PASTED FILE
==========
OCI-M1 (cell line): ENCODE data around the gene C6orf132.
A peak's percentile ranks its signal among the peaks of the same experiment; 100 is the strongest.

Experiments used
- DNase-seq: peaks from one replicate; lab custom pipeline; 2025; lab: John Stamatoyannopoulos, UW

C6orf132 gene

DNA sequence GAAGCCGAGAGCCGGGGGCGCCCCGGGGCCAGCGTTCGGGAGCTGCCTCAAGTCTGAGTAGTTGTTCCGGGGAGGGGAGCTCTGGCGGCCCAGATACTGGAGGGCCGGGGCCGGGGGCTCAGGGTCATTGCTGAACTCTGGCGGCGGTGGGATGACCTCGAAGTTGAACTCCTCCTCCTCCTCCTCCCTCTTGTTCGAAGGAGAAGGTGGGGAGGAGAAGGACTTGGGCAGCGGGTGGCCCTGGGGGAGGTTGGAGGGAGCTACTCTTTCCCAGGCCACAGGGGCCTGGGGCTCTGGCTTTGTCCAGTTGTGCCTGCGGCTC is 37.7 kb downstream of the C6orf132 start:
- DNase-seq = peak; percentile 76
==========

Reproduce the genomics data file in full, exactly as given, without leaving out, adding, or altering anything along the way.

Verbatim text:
OCI-M1 (cell line): ENCODE data around the gene C6orf132.
A peak's percentile ranks its signal among the peaks of the same experiment; 100 is the strongest.

Experiments used
- DNase-seq: peaks from one replicate; lab custom pipeline; 2025; lab: John Stamatoyannopoulos, UW

C6orf132 gene

DNA sequence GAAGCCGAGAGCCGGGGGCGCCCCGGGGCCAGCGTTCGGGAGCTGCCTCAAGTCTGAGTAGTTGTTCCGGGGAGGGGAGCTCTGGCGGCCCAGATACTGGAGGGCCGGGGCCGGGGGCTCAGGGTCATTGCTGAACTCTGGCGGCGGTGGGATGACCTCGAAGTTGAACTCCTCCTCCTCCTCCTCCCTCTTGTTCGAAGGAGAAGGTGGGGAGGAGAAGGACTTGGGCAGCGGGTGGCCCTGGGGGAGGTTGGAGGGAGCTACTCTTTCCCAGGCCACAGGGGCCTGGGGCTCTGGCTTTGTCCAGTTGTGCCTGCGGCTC is 37.7 kb downstream of the C6orf132 start:
- DNase-seq = peak; percentile 76